Background:
Recent years have brought the breakthrough to the immune checkpoint therapy (ICT) research with the discovery of the role of gut microbiota (GM) in the treatment response rate. A number of publications describes not only the association, but more importantly the impact of intestinal communities on ICT response [1-3]. The published research points to the specific traits of GM that are associated with its beneficial role. A common approach identified ‘responder gut’ with general metrics of GM like high diversity or richness, which can be associated with non-dysbiotic intestine. Furthermore, each study identified specific clades enriched in responder or non-responder group. Nevertheless, the taxonomic profile of samples is insufficient to build a predictive model of ICT response [4]. Additionally, bacteria identified in a single cohort were not found significant in any other study [5]. It suggests that not the taxonomy, but the function should be a primarily analyzed property in microbiome research. More importantly, the design of microbiota-based treatment requires more specific features than diversity, e.g. a certain strain or function. Therefore, we believe it is essential to develop an algorithm that combines high quality machine learning with interpretable, actionable results.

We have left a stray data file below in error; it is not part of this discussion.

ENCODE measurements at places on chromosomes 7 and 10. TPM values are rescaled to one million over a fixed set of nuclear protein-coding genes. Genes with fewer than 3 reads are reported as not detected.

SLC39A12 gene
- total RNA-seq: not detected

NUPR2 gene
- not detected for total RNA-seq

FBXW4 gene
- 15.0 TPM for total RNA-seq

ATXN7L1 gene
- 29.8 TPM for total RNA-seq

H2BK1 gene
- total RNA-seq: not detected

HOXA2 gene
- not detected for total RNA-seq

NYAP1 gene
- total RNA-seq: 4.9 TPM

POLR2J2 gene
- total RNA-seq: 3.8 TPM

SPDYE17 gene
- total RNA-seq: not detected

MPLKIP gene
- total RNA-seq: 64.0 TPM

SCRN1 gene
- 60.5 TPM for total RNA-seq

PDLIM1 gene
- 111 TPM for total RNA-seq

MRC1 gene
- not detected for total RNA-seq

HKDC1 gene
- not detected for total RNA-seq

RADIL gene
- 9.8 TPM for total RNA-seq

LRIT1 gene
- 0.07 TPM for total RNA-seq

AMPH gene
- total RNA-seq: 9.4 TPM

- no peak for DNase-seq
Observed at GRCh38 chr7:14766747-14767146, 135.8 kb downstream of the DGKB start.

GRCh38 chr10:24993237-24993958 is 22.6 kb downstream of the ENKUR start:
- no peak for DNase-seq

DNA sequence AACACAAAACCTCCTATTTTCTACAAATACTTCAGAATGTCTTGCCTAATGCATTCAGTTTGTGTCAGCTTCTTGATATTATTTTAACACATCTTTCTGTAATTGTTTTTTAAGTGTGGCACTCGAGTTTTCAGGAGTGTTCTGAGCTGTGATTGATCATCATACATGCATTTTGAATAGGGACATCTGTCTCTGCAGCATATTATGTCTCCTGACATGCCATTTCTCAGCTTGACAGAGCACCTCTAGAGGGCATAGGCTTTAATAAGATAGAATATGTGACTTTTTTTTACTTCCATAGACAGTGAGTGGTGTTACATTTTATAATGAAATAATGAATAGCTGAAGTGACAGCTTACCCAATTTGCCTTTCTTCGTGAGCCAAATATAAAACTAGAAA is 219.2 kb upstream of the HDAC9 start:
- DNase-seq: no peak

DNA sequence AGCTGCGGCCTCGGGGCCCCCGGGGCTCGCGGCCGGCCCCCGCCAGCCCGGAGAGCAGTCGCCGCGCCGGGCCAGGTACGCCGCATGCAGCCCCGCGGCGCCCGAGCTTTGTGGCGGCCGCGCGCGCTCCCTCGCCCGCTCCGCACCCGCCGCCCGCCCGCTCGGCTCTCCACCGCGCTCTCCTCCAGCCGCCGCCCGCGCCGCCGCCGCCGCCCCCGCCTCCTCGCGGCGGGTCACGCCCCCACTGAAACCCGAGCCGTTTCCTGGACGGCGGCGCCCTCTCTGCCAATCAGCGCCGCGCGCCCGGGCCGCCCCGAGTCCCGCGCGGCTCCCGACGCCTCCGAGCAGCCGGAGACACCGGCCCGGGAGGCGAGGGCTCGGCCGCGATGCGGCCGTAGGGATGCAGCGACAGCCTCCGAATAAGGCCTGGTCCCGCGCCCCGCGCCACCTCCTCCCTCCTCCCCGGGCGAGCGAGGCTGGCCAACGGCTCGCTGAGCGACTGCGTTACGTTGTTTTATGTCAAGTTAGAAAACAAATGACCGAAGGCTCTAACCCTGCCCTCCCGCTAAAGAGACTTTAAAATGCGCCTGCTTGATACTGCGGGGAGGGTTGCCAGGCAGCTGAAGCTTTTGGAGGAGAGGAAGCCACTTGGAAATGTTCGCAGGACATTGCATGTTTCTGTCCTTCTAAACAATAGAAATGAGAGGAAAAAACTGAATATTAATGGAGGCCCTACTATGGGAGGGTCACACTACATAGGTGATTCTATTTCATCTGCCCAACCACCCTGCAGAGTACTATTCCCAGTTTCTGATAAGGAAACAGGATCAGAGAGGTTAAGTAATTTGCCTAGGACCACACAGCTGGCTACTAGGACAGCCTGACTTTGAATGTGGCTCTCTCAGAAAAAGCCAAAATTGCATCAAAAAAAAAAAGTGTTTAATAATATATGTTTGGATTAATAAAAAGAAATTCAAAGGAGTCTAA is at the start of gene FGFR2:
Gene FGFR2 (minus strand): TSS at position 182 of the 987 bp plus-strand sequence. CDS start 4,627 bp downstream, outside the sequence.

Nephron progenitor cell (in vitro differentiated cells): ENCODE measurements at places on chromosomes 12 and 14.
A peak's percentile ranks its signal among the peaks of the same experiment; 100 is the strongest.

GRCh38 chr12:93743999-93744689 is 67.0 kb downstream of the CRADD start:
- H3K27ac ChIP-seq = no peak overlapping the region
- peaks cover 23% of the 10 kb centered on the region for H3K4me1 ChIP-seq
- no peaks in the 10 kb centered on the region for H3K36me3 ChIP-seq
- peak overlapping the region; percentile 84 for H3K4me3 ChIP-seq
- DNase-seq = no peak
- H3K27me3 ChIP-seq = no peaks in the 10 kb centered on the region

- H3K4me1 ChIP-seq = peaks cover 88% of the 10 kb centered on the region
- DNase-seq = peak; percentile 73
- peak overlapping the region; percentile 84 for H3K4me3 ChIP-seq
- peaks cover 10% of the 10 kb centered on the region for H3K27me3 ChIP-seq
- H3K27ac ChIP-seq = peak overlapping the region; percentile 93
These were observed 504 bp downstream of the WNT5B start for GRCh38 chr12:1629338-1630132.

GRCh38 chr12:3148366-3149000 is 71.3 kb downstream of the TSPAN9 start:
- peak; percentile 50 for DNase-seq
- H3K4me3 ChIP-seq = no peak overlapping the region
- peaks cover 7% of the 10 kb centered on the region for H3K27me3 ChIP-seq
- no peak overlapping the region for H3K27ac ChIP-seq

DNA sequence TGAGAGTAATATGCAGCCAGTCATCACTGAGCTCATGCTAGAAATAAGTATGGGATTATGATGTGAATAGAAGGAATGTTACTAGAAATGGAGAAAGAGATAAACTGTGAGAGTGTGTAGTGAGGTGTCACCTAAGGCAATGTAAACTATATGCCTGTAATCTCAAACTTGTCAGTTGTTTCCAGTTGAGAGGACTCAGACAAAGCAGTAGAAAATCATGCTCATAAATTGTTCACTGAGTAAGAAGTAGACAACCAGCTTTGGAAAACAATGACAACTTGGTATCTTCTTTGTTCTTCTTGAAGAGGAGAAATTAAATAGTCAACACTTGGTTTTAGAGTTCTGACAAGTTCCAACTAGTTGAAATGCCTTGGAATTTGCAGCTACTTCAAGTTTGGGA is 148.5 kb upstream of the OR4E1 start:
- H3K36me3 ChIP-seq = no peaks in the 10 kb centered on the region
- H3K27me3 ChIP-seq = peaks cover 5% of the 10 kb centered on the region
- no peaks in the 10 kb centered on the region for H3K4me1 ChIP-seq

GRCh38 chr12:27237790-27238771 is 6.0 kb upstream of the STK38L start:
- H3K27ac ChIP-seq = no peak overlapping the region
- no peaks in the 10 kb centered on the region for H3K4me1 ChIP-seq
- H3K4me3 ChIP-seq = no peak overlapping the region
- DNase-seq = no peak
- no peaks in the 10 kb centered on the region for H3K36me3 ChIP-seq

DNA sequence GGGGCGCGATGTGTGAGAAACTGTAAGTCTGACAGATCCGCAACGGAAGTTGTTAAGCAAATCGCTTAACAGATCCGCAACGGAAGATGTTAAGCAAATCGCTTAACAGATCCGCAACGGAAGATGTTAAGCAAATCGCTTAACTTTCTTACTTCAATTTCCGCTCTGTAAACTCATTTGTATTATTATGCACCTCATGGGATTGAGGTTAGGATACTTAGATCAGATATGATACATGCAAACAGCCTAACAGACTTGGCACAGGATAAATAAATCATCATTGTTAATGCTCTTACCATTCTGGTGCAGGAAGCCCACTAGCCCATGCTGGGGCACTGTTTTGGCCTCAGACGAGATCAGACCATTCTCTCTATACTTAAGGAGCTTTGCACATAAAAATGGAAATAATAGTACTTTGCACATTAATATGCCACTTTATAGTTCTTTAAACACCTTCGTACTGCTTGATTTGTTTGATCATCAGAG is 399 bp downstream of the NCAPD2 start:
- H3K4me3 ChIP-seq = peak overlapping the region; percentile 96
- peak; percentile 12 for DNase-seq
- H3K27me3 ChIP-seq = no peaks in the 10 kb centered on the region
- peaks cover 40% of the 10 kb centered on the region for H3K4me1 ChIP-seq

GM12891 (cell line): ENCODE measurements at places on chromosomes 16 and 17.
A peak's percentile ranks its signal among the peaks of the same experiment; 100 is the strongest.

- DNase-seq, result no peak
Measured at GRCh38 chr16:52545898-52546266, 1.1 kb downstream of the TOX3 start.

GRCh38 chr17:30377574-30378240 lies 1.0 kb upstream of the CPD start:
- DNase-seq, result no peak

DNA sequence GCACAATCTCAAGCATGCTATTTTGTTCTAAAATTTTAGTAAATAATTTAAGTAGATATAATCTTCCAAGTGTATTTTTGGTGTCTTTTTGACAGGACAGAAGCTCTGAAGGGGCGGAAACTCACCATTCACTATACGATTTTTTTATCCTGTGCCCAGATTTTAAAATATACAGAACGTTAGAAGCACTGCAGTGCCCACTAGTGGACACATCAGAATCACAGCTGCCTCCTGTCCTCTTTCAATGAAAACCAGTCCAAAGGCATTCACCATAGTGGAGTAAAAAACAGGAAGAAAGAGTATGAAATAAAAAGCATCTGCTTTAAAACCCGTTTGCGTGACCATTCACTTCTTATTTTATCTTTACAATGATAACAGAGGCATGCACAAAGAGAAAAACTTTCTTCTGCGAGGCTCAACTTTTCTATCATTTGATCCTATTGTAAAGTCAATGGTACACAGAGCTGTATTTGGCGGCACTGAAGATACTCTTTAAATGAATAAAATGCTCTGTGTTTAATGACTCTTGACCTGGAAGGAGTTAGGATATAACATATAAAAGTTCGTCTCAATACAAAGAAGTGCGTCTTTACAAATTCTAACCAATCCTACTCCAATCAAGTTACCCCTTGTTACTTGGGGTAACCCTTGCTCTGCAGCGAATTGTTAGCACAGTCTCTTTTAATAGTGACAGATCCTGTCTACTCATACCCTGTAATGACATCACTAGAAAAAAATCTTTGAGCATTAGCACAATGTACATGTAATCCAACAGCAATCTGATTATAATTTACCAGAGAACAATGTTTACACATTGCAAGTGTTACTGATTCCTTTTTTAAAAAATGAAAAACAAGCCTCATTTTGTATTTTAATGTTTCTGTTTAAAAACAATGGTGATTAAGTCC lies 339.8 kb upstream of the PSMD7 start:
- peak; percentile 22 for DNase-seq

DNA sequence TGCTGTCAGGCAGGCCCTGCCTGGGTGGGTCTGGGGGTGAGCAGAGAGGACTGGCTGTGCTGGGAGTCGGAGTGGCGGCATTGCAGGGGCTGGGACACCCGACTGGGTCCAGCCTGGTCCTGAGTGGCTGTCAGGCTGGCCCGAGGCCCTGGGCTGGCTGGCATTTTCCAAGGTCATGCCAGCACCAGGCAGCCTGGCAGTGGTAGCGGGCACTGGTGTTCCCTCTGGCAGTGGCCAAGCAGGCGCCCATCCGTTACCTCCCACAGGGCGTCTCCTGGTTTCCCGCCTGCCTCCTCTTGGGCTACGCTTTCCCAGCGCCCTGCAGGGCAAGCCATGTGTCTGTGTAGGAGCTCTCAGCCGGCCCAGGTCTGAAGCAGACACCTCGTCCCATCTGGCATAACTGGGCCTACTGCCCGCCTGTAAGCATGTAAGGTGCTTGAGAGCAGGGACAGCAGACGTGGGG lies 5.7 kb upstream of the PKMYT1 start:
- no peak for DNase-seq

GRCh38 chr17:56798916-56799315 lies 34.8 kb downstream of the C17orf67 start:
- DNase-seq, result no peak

Methods: 

We carried out a classification study to identify responders to anti-PD1 treatment for metastatic melanoma, using shotgun metagenomic sequencing data from three published cohorts. We developed a novel algorithm – BiomeScout – to build cohort-specific feature space and predict therapy outcome for each patient.

Results:
In analyzed cohorts, we detected a function associated signal and used it for R/NR classification. We benchmarked BiomeScout’s performance on the Houston cohort achieving AUC=0.76, outperforming already published results [4]. Moreover, BiomeScout selects a set of functional features along with their sequential representation, ready to be used as a biomarker or a component for Live Biotherapeutic Product (LBP) design.